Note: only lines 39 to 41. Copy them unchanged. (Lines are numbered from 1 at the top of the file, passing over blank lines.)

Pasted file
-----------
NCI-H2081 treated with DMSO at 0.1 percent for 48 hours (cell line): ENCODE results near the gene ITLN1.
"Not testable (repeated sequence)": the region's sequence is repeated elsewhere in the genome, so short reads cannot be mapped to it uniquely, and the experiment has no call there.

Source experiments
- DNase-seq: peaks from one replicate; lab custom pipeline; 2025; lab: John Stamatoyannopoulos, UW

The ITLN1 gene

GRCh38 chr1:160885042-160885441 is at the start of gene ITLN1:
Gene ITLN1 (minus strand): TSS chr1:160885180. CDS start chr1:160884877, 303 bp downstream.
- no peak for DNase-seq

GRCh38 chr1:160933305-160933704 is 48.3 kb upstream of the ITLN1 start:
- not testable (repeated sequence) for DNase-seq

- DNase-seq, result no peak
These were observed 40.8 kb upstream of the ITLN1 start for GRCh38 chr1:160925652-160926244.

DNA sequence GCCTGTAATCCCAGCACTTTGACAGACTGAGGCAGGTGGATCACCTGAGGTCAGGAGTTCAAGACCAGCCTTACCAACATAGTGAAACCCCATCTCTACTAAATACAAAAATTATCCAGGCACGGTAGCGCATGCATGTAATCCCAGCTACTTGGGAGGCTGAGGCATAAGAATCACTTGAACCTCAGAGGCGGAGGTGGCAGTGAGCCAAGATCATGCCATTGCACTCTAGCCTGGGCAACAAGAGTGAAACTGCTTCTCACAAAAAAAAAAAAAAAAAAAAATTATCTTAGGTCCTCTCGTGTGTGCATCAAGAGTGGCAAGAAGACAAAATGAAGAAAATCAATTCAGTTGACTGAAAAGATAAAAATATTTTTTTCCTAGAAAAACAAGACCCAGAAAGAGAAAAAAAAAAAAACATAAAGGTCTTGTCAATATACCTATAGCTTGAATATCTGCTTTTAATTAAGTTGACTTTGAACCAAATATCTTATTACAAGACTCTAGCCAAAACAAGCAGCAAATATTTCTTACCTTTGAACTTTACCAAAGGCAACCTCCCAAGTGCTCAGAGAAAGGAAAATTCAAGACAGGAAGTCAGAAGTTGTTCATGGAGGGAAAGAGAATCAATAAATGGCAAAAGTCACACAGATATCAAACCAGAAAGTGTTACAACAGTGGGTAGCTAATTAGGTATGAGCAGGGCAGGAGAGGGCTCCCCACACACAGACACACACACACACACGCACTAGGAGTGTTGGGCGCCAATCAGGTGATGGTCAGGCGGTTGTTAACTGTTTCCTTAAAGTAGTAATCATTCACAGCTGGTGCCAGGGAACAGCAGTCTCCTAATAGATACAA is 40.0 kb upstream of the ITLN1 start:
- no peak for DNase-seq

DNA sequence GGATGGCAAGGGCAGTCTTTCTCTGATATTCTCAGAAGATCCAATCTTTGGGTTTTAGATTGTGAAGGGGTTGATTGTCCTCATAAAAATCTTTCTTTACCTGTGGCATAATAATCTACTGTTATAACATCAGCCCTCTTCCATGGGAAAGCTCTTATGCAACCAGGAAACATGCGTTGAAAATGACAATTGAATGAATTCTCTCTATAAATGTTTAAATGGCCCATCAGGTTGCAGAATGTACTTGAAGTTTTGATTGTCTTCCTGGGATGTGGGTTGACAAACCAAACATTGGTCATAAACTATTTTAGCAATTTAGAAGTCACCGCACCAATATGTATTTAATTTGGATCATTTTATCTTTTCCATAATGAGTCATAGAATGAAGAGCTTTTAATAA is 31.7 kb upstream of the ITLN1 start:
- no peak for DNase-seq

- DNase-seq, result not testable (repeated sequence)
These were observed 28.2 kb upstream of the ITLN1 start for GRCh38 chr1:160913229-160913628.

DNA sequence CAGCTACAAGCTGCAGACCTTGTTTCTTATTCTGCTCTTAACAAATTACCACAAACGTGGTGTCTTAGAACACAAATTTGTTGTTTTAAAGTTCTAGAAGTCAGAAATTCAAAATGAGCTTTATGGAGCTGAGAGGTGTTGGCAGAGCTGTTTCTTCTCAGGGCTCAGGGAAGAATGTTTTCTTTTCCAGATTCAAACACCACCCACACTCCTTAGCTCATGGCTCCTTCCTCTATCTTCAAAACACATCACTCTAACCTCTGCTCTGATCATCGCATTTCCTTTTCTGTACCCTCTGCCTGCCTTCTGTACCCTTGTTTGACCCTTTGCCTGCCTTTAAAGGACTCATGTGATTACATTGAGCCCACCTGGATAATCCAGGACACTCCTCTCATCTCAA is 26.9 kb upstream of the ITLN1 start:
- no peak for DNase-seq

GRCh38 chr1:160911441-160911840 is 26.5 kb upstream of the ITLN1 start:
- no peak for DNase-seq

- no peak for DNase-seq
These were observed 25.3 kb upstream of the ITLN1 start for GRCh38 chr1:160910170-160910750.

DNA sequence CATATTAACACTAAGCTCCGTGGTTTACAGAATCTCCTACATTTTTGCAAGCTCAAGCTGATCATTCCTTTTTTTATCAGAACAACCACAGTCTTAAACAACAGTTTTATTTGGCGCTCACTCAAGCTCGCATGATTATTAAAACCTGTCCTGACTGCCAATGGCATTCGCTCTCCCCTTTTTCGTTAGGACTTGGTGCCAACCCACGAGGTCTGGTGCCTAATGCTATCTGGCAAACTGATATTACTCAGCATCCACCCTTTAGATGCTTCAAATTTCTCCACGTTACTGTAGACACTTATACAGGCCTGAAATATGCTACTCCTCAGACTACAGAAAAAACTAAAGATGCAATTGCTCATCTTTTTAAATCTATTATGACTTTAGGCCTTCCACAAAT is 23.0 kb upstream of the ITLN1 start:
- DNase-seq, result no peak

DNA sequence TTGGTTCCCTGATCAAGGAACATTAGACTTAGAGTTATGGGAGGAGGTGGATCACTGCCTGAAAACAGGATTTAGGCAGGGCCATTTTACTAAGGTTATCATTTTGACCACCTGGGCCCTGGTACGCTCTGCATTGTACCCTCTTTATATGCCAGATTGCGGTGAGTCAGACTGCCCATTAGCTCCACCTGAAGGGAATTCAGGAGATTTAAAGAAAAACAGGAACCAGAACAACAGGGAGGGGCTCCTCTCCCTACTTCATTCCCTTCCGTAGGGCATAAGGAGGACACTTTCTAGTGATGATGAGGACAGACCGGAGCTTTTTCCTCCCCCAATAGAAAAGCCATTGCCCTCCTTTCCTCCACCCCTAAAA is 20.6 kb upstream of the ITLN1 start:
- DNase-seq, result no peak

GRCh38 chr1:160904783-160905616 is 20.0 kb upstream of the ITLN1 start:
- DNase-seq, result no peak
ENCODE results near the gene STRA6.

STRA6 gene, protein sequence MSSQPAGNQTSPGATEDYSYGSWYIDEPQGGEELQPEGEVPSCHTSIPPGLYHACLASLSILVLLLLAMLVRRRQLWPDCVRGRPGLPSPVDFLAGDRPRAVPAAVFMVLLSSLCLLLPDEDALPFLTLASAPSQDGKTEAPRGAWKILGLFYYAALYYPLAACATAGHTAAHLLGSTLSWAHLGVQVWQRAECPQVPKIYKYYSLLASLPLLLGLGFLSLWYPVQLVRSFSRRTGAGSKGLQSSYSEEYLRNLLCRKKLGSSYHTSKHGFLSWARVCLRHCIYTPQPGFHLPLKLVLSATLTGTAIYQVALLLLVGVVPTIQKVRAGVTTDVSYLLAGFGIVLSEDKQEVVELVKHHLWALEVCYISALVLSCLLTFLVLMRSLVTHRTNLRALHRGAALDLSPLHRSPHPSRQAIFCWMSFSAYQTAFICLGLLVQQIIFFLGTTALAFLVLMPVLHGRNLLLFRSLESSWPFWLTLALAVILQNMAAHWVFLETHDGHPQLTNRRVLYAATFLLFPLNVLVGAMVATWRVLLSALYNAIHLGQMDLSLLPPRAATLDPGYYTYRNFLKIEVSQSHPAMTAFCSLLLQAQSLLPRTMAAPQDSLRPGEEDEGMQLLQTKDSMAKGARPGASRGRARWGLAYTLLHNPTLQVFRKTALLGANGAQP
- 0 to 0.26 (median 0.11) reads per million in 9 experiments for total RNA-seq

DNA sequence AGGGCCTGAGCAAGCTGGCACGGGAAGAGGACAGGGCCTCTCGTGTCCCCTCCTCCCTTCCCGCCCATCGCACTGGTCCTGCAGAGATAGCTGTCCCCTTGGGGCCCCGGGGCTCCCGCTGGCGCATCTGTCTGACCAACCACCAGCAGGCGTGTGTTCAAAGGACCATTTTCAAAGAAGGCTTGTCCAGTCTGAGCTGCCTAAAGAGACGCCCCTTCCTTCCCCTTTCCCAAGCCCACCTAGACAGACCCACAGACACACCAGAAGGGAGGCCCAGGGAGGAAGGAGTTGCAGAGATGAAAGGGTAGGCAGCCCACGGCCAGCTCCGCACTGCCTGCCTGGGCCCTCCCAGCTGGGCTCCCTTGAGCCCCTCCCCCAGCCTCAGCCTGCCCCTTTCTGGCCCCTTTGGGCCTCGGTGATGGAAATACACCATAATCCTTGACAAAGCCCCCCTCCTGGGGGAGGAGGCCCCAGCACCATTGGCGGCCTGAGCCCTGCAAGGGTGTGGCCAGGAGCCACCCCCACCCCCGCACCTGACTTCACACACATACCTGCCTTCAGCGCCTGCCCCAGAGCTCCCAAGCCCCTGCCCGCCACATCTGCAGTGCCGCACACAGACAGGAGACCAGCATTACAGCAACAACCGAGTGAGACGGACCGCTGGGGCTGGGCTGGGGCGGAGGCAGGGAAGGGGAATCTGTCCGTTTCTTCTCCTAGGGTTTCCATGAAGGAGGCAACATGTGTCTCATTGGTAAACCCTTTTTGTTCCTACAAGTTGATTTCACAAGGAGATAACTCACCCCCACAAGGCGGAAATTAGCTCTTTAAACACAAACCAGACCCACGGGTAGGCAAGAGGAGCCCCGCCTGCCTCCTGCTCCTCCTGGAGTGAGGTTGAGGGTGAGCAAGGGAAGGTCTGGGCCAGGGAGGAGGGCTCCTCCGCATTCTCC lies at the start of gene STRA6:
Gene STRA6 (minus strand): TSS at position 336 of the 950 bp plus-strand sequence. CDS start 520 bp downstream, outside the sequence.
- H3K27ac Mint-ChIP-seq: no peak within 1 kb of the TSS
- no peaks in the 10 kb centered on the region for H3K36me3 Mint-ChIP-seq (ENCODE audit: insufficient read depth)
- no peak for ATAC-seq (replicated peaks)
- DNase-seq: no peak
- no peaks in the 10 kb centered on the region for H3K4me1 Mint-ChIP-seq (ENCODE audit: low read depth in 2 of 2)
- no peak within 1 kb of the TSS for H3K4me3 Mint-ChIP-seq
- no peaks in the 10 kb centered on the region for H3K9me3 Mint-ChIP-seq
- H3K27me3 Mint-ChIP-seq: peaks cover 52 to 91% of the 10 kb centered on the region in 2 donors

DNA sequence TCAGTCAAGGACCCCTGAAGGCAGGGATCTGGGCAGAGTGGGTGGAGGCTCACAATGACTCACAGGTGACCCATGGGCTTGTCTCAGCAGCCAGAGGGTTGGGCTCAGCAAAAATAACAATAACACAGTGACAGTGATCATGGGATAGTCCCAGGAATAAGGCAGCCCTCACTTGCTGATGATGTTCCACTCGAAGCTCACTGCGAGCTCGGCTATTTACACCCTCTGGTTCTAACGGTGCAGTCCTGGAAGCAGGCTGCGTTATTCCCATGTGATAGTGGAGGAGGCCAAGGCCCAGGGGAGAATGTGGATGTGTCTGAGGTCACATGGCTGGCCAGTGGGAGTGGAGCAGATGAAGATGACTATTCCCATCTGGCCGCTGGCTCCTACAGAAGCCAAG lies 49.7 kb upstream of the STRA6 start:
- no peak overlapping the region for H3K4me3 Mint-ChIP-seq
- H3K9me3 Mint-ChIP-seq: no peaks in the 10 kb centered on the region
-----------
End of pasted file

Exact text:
- DNase-seq: no peak
- no peaks in the 10 kb centered on the region for H3K4me1 Mint-ChIP-seq (ENCODE audit: low read depth in 2 of 2)
- no peak within 1 kb of the TSS for H3K4me3 Mint-ChIP-seq